• Lilacs grow better in humus and bone meal as their soil is more alkaline, so no coffee grounds for them.
  • Lilacs need good drainage.
  • Plant your Lilac Shrubs about four feet to six from the fence of walls.

How to prune Lilac Shrubs: deadhead on regular occasions, then take sharp clippers and carefully cut back about one-third of the Shrub, especially new buds near the ground as they will blossom but the blooms will mostly be unseen.

Make the cut just above a new shoot or bud, and then use the clippers to improve the shape of the dwarf Shrub to ensure blooming takes place where it will look the best.

Cut branches back selectively on this dwarf Shrub.

Here is the full range of Lilac Shrubs and Small Trees

Japanese Tree LilacSensation Lilac
Syringa Meyeri President Grevy Lilac
Miss Kim LilacTinkerbelle Lilac
Common Purple LilacBeauty of Moscow Lilac
Hungarian Lilac Boomerang Dark Purple Lillac
Syringa x PersicaFirst Edition Japanese Snowdance Tree
Syringa Komarwii President Lincoln Lilac
Syringa x LaciniataCharles Joly Lilac
Mark Baker Pocohontas LilacGolden Eclipse Lilac
Miss Canada Lilac Dwarf Korean Lilac Palibin
Ludwig Spaeth Lilac Mme Lemoine Lilac
Scent and Sensibility pink lilacAssessipi Lilac – Syinga
Declaration Lilac

Generally Speaking

If you don’t have them in your garden already – give lilacs a try. You can see that there are many variations to choose from, and you’re bound to find many that will be a brilliant addition to your garden.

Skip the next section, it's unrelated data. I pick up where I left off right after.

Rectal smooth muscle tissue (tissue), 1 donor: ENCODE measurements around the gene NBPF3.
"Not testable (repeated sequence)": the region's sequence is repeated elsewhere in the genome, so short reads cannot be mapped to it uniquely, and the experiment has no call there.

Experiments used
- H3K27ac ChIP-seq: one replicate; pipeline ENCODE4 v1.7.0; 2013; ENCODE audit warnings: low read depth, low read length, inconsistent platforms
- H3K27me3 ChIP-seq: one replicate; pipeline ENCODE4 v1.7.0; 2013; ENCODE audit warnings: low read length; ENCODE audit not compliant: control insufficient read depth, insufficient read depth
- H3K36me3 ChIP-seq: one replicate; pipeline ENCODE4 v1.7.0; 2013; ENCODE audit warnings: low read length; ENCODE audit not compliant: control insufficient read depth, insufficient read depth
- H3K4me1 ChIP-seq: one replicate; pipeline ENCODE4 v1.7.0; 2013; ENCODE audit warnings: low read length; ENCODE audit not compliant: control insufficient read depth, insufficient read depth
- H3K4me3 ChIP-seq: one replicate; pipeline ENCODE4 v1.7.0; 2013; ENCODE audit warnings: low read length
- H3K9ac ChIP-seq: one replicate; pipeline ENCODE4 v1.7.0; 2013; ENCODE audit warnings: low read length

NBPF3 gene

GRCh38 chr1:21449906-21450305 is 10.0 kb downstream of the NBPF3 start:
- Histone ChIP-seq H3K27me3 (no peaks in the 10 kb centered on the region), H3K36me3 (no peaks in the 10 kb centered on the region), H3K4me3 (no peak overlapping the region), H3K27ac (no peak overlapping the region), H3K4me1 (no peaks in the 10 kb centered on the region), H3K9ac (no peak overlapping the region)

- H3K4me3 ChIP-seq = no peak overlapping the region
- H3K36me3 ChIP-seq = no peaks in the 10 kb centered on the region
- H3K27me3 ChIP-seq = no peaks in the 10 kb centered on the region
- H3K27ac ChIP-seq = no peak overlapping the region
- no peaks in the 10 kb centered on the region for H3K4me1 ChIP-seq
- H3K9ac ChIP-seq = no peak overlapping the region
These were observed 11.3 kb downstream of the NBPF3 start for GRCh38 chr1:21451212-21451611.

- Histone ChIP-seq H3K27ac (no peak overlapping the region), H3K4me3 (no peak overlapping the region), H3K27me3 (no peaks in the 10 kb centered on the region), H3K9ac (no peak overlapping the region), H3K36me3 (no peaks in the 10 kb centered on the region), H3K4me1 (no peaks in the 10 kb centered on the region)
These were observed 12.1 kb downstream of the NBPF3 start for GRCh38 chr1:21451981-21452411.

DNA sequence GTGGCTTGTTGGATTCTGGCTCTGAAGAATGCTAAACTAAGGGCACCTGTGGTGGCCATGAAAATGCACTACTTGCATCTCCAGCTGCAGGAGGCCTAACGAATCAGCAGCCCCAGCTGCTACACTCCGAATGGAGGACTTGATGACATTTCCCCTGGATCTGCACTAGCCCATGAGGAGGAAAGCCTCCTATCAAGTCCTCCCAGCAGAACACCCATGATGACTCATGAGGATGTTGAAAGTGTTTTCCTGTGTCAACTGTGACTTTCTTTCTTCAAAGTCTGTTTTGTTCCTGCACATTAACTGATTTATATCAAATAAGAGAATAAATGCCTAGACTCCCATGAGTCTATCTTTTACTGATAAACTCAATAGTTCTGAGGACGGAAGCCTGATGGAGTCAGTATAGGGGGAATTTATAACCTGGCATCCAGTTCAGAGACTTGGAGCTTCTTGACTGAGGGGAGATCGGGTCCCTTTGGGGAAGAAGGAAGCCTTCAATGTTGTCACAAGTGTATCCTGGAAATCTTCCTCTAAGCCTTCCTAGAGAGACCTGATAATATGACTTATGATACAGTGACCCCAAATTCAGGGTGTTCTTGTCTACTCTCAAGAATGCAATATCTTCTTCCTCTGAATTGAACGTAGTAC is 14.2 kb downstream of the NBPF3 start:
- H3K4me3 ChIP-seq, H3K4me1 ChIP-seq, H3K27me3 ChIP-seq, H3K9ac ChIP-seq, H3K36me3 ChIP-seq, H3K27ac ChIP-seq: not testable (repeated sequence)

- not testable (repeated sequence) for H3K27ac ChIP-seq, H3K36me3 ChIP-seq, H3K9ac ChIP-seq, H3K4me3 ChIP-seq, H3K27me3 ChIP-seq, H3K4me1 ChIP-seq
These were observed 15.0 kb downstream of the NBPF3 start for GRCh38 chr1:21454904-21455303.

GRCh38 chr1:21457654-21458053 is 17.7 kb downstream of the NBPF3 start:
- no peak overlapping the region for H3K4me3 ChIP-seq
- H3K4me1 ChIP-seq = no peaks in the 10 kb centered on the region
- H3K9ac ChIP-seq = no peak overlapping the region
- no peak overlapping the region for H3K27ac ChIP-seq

These plants will bloom for you year after year after many years, and they will give you a show for the senses with their colorful blooms and sweet scents. There’s so much to be grateful for with lilacs – they are a particular plant.

Patricia Godwin

Patricia Godwin

Patricia has many years of experience as a content writer on various subjects, but her first love is gardening. She’s never met a plant she didn’t like and, consequently, she writes about every type of plant you can think of. Once an avid gardener with a herb garden, a succulent rockery, and a rose garden – to mention a few. Nowadays, she’s constantly on the move searching for interesting plants to bring to your attention; and explain to you all the details you need to grow, care and maintain these plants.